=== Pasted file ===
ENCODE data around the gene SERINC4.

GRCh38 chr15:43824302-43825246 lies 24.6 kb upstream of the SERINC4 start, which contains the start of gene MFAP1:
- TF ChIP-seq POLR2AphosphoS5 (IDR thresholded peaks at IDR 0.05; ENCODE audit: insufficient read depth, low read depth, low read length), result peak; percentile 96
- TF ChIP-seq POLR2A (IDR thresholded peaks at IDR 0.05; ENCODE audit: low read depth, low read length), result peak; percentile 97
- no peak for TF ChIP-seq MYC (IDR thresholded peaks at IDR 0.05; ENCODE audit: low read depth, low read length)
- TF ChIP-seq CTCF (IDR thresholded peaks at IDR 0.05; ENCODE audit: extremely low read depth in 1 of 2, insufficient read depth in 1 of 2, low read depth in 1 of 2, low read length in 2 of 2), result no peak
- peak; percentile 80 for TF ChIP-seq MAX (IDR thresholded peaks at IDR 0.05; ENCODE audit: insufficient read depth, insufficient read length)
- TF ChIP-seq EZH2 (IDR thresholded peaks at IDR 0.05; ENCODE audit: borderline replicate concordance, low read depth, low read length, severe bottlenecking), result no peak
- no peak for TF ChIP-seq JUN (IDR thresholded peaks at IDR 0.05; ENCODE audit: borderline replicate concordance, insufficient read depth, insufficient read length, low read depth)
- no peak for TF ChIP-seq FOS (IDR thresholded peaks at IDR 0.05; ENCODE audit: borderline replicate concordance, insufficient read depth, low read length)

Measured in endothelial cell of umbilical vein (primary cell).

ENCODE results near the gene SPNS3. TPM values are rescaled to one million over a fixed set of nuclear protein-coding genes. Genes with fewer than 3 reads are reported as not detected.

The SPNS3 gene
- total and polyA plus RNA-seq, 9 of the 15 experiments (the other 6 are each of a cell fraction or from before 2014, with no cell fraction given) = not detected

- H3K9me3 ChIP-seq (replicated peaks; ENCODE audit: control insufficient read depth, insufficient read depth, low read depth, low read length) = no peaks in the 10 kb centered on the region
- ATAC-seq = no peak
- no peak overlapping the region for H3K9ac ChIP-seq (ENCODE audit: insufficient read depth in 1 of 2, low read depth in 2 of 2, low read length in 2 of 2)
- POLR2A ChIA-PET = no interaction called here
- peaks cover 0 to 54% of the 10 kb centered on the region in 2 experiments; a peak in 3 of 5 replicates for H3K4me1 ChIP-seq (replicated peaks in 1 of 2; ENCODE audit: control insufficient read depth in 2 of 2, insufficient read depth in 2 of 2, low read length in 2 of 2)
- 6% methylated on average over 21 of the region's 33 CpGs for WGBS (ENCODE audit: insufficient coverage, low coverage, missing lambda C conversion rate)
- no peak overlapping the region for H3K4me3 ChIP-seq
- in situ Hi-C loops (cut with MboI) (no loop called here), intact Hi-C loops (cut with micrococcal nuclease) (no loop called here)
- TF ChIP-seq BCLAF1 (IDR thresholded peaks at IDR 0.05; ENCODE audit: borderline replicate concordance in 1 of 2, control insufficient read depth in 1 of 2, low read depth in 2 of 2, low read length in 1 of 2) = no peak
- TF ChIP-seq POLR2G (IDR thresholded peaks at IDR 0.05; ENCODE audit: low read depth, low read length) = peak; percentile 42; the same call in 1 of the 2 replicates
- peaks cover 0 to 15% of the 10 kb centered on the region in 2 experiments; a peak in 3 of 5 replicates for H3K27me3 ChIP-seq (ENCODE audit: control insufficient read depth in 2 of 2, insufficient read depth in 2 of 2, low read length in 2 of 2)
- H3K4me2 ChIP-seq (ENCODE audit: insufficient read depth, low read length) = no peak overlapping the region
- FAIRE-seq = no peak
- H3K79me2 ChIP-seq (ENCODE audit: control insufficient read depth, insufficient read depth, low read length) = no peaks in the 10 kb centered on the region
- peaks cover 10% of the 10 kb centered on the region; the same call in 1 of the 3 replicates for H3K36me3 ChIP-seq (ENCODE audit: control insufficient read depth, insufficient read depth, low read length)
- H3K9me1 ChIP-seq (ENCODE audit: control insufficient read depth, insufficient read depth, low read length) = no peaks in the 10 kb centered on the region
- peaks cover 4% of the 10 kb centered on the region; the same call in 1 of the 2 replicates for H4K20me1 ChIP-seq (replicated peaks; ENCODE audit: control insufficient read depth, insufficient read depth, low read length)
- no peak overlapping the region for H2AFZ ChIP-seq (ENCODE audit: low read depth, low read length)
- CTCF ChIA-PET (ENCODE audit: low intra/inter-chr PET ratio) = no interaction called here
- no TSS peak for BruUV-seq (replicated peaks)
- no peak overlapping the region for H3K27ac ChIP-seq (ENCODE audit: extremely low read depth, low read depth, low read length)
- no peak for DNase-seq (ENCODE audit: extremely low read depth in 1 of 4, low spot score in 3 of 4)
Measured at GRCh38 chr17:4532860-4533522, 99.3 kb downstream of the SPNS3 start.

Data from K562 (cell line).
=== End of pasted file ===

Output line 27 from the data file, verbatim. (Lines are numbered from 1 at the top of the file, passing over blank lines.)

- FAIRE-seq = no peak